It’s a new addition to the Sawday’s collection, sleeps 10 (six adults and four children) and has spectacular sea views, from €537 a night in June.
Sveta Katarina, Istria
Salsa fans descend on Rovinj every June for the Croatia Summer Salsa festival, which in 2024 celebrates 20 years of filling the harbour with open-air stages and dancing. But about 10 minutes away by shuttle boat is the tiny island of Sveta Katarina, so close yet a world away. There’s no permanent settlement and only one hotel, the three-star Maistra Select Island Hotel Katarina (doubles from €141 room-only), behind which is a pebbly beach with sunbeds, a few cafes and a relaxed, family-friendly vibe.
A path through the woods leads to more secluded stretches of rocky coast, with sunbeds beneath the pines. It feels like an island hideaway far from the crowds, but without the high price tag. And the views of Rovinj from here are superb.
Pag’s hedonistic beach nightclubs and all-night dance festivals seem to get bigger every year, and there’s no let-up in 2024. But those not into the nonstop parties of Novalja and Zrće Beach can escape to the west of this island of olive groves and grazing sheep to the village of Šimuni, with its pebbly beaches backed by pine and oak forest.
The village and marina surround a deep harbour, but the beaches to the north and south offer stupendous sunsets and just enough beach bars for a gentle buzz. It’s a favourite camping spot – mobile homes at Camping Village Šimuni are right on the beach and cost from €125. Šimuni is about eight miles from attractive Pag town, which often gets overlooked in favour of the party hotspots and is worth a visit.
Južna Luka, Ugljan
A 20-minute ferry ride from Zadar is the island of Ugljan, which hides in plain sight of tourists wandering along Zadar’s waterfront. Here chef and hotelier Stjepan Dunatov recently brought life back to his ancestral home by turning the 1912 townhouse into a 14-room boutique hotel in the ferry port of Preko (Dunatovi Dvori Heritage hotel has doubles from €117 room-only).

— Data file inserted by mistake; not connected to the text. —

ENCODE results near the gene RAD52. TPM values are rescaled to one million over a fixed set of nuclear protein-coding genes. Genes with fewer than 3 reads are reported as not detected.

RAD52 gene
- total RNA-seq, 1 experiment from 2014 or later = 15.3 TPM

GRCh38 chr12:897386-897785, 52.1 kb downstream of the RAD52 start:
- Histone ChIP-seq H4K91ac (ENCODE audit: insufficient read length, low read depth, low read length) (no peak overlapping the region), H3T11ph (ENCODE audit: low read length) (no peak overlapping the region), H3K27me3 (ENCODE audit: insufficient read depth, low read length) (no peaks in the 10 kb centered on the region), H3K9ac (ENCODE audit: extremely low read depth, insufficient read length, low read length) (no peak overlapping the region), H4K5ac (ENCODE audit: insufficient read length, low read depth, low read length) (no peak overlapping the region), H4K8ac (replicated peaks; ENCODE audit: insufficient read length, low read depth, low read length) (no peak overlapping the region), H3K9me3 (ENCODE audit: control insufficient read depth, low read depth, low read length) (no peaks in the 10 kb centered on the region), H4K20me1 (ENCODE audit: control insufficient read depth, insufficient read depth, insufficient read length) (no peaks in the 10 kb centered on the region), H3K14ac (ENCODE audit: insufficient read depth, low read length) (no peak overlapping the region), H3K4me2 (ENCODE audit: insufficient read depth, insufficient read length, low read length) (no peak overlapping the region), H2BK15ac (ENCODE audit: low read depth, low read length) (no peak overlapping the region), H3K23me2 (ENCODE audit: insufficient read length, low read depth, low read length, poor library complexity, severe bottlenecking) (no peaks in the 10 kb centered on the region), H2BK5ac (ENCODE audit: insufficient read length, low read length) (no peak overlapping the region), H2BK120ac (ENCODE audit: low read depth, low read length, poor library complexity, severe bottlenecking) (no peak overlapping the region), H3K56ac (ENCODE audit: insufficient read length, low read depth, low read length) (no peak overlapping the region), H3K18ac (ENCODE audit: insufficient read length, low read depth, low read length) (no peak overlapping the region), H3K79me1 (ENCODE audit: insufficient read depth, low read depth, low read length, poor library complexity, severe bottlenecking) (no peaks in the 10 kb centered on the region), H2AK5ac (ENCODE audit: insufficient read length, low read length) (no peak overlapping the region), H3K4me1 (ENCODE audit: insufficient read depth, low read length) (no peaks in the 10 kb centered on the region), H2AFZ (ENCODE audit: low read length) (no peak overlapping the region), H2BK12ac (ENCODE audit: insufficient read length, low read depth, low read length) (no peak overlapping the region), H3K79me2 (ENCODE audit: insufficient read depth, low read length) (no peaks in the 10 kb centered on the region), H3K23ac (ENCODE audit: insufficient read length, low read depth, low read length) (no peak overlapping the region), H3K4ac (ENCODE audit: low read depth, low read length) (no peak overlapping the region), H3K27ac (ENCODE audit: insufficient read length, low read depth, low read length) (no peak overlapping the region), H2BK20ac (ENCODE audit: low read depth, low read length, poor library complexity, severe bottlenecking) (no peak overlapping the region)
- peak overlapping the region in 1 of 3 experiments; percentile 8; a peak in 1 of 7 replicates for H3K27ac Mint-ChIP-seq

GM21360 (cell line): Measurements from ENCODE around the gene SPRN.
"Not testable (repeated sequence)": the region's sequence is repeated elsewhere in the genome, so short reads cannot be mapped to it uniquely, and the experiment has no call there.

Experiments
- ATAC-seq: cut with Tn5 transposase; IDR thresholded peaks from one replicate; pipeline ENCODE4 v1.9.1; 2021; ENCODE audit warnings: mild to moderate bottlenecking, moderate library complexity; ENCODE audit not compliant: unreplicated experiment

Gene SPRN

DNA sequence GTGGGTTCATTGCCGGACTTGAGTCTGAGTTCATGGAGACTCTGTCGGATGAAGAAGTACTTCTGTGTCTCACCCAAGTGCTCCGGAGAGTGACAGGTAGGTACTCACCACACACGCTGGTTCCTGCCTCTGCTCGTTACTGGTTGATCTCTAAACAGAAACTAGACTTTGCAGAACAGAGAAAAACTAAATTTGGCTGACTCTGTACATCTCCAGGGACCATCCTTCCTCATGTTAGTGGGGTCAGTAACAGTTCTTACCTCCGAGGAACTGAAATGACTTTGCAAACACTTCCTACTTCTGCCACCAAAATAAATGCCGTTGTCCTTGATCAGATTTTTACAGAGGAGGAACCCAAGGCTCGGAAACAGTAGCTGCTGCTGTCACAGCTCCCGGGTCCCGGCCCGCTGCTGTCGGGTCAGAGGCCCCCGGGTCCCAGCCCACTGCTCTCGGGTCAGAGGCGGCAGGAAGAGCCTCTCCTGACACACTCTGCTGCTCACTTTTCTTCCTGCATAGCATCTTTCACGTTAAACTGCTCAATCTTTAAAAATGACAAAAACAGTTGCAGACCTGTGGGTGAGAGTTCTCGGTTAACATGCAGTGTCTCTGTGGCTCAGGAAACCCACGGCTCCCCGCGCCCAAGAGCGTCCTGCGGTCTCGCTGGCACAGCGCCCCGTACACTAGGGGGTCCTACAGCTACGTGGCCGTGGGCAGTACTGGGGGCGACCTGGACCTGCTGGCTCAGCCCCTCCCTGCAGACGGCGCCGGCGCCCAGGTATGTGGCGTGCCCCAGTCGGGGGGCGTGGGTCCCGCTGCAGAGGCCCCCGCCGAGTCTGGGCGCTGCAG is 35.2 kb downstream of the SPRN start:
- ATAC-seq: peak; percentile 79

At the northern end of this pretty, laid-back island is secluded Južna Luka, which has a cooling backdrop of pine trees round the U-shaped bay. Beyond the large boulders along the shore are vivid blue-green waters that cry out to be explored with a snorkel. A footpath circles a round peninsula west of the beach, and is magical at sunset. There are superb views from the top of Liburni hill, a 20-minute walk away.
Brbinjšćica Bay, Dugi Otok, Zadar
With each year, Dugi Otok’s popular Sakarun beach gets busier. But the beach at Brbinjšćica Bay remains quieter, thanks to the very narrow track that eventually leads to this sheltered pebbly cove surrounded by limestone hills. Here there’s nothing to do but swim, chill out and picnic. Kayaks can be rented from the beach’s little shack for exploring two wondrous sea caves, Dragon’s Eye and Gobulinka, just outside the bay. The gorgeous turquoise waters are also perfect for paddleboarding.
Dugi Otok (which, at 28 miles long, suits its name of “long island”) is part of the Zadar archipelago and easily reached by ferry from the city. About 20 minutes from Brbinjšćica Bay, Luka makes a good base, and Picić Guesthouse has doubles with sea views and balconies from €110 room-only.
Mary NovakovichAuthor of My Family and Other Enemies: Life and Travels in Croatia’s Hinterland
Puglia’s best beaches are on its Ionian coast: one idyllic stretch is even called the “Maldives”. North of there, the walled town of Gallipoli is less famous than its Turkish namesake but just as beautiful, with a sandy “free” beach in its island old town.